What are probability distributions in the Monte Carlo simulation?

Probability distributions are statistical functions that represent a range of values distributed between limits. Statistics experts use probability distributions to predict the possible occurrence of an uncertain variable, which might consist of discrete or continuous values. 

Discrete probability distribution is represented by whole numbers or a sequence of finite numbers. Each of the discrete values has a probability greater than zero. Statisticians plot discrete probability distribution on a table, but they plot continuous probability distribution as a curve between two given points on the x-axis of a graph. The following are common types of probability distributions that a Monte Carlo simulation can model.

Normal distribution 

Normal distribution, also known as the bell curve, is symmetrically shaped like a bell and represents most real-life events. The possibility of a random value at the median is high, and the probability significantly decreases toward both ends of the bell curve. For example, a repeated random sampling of the weight of students in a particular classroom gives you a normal distribution chart.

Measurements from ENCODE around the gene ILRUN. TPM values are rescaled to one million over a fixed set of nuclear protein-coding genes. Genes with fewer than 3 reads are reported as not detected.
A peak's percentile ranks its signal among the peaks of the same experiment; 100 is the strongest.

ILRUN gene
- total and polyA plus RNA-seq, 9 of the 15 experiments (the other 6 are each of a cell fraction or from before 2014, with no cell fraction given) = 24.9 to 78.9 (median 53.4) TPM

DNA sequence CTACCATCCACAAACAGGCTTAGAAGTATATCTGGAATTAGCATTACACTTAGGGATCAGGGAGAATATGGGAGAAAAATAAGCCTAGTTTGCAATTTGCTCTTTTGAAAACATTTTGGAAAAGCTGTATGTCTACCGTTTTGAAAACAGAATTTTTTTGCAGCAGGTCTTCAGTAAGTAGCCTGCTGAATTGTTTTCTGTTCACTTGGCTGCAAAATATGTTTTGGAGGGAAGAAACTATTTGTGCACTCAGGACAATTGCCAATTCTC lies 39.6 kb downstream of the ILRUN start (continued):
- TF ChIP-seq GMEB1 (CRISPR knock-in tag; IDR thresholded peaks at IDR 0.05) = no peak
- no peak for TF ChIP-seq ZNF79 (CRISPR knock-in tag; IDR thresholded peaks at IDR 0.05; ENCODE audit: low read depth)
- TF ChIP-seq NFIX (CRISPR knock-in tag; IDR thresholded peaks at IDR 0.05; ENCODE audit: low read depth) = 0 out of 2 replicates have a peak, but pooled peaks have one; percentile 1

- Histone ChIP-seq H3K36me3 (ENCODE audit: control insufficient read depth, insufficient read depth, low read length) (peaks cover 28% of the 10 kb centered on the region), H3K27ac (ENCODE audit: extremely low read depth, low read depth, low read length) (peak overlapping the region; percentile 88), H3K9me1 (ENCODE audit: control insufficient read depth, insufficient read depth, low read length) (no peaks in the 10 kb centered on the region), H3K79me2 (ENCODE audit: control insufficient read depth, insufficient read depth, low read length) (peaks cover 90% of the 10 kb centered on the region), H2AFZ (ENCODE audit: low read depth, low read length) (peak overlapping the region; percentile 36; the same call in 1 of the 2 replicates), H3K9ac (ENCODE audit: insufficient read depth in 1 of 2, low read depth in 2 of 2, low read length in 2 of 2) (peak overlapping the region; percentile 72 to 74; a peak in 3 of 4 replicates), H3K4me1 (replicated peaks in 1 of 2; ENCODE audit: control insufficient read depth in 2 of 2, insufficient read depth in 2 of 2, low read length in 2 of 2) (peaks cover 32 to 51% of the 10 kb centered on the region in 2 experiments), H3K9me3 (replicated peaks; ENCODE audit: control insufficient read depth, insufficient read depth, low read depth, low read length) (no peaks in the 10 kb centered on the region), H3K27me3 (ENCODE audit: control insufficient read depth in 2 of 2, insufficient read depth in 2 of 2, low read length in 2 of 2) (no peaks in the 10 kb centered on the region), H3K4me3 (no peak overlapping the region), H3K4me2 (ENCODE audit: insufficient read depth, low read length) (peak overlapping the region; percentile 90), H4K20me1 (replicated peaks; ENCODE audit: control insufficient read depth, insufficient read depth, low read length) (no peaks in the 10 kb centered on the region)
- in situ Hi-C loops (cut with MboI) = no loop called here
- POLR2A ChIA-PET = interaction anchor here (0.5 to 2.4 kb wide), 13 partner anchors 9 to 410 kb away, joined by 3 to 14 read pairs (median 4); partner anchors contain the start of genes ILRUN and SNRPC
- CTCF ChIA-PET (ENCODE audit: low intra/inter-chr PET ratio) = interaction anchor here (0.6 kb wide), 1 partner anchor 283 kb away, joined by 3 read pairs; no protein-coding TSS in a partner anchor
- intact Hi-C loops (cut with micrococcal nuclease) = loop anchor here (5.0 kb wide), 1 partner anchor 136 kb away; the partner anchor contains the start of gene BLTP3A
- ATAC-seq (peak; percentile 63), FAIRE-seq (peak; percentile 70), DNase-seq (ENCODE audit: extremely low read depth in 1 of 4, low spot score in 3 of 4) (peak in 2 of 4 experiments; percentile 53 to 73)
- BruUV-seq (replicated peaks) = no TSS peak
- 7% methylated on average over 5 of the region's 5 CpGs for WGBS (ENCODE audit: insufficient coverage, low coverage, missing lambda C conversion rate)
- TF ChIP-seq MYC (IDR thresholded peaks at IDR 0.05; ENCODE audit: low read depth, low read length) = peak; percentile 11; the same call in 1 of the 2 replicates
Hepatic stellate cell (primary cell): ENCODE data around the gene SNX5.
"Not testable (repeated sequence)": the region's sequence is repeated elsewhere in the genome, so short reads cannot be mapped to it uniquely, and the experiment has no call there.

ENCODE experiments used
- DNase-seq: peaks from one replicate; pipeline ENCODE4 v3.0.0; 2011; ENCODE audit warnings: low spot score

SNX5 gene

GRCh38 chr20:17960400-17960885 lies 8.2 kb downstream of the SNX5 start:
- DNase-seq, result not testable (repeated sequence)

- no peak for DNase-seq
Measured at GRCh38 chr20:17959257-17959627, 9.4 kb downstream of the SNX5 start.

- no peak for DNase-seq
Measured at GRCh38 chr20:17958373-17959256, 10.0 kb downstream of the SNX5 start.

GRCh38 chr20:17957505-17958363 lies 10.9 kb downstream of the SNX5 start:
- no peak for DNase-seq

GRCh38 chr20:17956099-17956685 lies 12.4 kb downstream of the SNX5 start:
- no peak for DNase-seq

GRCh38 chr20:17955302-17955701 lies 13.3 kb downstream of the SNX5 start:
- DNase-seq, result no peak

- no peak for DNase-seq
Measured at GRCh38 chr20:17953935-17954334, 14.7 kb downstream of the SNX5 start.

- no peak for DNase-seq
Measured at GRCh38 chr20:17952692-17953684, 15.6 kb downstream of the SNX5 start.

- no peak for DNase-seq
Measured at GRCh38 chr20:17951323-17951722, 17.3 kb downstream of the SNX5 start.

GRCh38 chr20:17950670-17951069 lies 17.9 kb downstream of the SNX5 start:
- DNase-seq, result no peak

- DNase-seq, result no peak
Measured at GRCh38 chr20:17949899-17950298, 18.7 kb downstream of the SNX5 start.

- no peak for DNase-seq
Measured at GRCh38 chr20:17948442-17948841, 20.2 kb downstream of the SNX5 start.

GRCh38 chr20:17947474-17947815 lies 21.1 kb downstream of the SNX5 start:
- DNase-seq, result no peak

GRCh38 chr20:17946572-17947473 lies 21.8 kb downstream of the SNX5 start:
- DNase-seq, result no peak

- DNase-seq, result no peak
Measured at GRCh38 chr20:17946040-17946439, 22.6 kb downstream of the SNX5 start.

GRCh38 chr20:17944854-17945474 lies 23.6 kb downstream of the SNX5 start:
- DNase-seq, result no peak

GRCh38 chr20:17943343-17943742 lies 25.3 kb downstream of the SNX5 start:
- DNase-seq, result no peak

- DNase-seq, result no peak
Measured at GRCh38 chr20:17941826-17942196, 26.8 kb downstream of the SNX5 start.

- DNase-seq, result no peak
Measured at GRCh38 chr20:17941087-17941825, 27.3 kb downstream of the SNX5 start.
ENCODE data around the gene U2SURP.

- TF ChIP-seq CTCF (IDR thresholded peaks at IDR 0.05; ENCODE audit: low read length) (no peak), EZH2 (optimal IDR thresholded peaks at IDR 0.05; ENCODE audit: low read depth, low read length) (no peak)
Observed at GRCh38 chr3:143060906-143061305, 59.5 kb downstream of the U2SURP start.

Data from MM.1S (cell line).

Uniform distribution

Uniform distribution refers to a statistical representation of random variables with equal chance. When plotted on a chart, the uniformly distributed variables appear as a horizontal flat line across the valid range. For example, the uniform distribution represents the likelihood of rolling and landing on each side of a die.

Triangular distribution

Triangular distribution uses minimum, maximum, and most-likely values to represent random variables. Its probability peaks at the most-likely value. For example, companies use triangular distribution to predict upcoming sales volumes by establishing the triangle's minimum, maximum, and peak value.

What are the steps in performing the Monte Carlo simulation?

The Monte Carlo method involves the following steps.

Establish the mathematical model

Define an equation that brings the output and input variables together. Mathematical models can range from basic business formulas to complex scientific equations. 

Determine the input values